Historically, cultural sensitivity training has been utilized to prepare clinicians for working with diverse populations, as it provides knowledge of politically correct terminology, mannerisms, and identifying characteristics of various groups (Back, 1973). However, this approach has not proven successful, as cultural generalizations are not always applicable to individuals (Myers, 2000). For example, referring to a Black client as African-American may not be politically correct (or sensitive), if the client does not identify as such. A human relations approach may be more useful. Instead of attempting to learn obscure facts about innumerable ethnic and cultural groups, psychologists should instead operate on the understanding that there are no rules about groups, that everyone is different, and that no one should be categorized culturally, racially, or ethnically. Categorization may lead to generalizations that foster bias and judgment error (cf. Monahan, 1981). A human relations approach advocates a style of communication that can bridge cultural gaps. It is intended, moreover, to motivate the clinician to learn about each individual client, rather than the group in which they are believed to be a member (Myers, 2000). Social and cultural norms cannot be disregarded completely, however, as they can be useful in differentiating between normal and deviant behavior and in implementing appropriate interventions. What is out of the ordinary in one culture may be acceptable in another, and the application of one’s own norms to an individual of differing background is equivalent to a failure to assess for individual differences. The result can be a false assumption of pathology or a failure to recognize pathology.

Despite an awareness of individual differences and the ways in which one might endeavor to be sensitive to them, it can still be difficult for clinicians to see past the heinous nature of the crimes committed by some sexual offenders and to make neutral and dispassionate assessments of people whose behavior they find reprehensible. We should acknowledge, however, the natural process of self-selection. Clinicians with a low tolerance threshold for sexually aggressive behavior are unlikely to be attracted to working with sex offenders. Having said that, there are many clinicians who, from time to time, are caught off guard and find that their objectivity is taxed by an offender’s behavior. In the therapeutic realm, one solution lies in the treatment alliance. A strong alliance can control, contain, and place in perspective one’s negative attitudes and adverse emotional reactions to the offender’s behavior. A great deal of research has demonstrated a significant positive relationship between therapeutic alliance and outcome (e.g., Horvath & Symonds, 1991; Martin, Garske, & Davis, 2000). Yalom (1980) asserted that it is the therapeutic relationship itself that generates healing and makes a collaborative working relationship with clients essential. This is particularly true of clients who may be viewed as lacking motivation for participating in treatment, such as men who have sexually offended (Serran et al., 2003).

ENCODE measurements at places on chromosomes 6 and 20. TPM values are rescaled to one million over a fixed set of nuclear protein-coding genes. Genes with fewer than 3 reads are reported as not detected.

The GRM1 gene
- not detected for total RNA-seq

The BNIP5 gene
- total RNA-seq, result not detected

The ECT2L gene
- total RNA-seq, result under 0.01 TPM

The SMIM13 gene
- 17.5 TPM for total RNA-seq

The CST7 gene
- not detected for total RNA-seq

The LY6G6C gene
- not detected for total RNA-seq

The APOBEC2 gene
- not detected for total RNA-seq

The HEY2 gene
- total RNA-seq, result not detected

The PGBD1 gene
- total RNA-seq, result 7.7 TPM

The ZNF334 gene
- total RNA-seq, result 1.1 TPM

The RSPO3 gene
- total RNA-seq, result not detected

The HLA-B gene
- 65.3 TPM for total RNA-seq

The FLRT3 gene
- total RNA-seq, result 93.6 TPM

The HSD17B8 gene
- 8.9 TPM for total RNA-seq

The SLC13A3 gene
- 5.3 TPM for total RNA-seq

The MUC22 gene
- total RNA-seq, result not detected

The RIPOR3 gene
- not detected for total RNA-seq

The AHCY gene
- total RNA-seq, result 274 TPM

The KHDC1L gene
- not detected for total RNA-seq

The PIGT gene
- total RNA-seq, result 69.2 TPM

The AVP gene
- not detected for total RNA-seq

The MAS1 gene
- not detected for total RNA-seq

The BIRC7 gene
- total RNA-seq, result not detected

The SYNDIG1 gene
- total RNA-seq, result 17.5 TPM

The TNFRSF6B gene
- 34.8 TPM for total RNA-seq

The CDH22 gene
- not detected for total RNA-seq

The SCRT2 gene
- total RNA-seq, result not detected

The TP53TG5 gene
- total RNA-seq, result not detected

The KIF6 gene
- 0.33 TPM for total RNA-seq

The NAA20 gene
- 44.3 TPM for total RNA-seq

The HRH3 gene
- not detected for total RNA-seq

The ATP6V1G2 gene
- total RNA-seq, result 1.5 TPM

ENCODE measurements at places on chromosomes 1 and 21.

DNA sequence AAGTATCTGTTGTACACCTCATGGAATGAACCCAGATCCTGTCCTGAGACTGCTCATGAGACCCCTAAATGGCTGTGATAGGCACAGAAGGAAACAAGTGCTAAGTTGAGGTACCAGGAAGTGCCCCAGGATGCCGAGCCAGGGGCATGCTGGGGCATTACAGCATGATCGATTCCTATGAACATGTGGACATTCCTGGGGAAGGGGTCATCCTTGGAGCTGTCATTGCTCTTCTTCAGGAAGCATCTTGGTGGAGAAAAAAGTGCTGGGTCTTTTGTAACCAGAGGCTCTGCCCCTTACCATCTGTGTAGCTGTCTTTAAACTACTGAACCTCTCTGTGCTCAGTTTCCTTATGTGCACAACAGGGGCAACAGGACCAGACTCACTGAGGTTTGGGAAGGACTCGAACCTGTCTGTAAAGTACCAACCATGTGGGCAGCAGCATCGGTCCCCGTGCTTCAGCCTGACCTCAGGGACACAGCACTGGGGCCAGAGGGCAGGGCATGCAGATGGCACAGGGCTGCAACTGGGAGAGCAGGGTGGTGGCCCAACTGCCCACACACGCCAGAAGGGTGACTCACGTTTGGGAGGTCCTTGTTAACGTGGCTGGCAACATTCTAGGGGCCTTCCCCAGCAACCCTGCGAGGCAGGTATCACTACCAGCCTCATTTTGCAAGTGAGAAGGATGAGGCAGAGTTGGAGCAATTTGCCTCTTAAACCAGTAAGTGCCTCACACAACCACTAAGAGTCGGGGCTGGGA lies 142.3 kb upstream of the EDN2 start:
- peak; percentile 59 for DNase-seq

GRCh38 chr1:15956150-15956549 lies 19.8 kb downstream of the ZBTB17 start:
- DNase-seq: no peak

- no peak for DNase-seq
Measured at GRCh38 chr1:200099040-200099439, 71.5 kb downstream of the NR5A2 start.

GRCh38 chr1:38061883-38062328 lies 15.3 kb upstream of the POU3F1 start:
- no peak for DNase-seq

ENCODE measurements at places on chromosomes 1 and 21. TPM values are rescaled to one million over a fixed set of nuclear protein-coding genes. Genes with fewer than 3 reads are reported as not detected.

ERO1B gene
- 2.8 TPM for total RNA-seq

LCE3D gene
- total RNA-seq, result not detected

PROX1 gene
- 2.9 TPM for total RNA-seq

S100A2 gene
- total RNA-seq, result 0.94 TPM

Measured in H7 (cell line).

Cultivating an alliance with offenders can go a long way towards improving the quality of the treatment. Offenders need to feel accepted by their therapist, regardless of their previous behavior. Therapists working with sexual offenders will maximize their influence and increase the chances that the offenders will overcome their criminal propensities if they display empathy and warmth in a context where they provide encouragement and some degree of directiveness (Marshall, 2005). Such techniques, in conjunction with being rewarding, speaking the right amount and in an appropriate tone of voice, and asking open-ended questions have been shown to correlate with an increase in offenders’ coping skills, while being confrontational correlates with a decrease in coping skills (Marshall et al., 2003a). Being respectful of offenders is also important, as it reflects acceptance and valuing of the offender and leads to more positive outcomes (Rabavilas, Boulougouris, & Perissaki, 1979; Strupp, 1980). Respect is demonstrated through an acceptance of personal strengths and interests, and is especially important when working with offenders, whose behavior is frequently the object of public condemnation. Therapists should make it clear to offenders that they distinguish between the individual and the crime, that disapproval is directed towards the offending behavior rather than the enactor of such behavior. As a rule, feeling bad about oneself leads to shame, which stifles change, whereas feeling bad about one’s behavior leads to guilt, which facilitates change (Tangney & Dearing, 2002). When utilized properly, these techniques can have a positive effect, leading to the positive changes observed in sexual offenders as a result of treatment (Marshall et al., 2003b).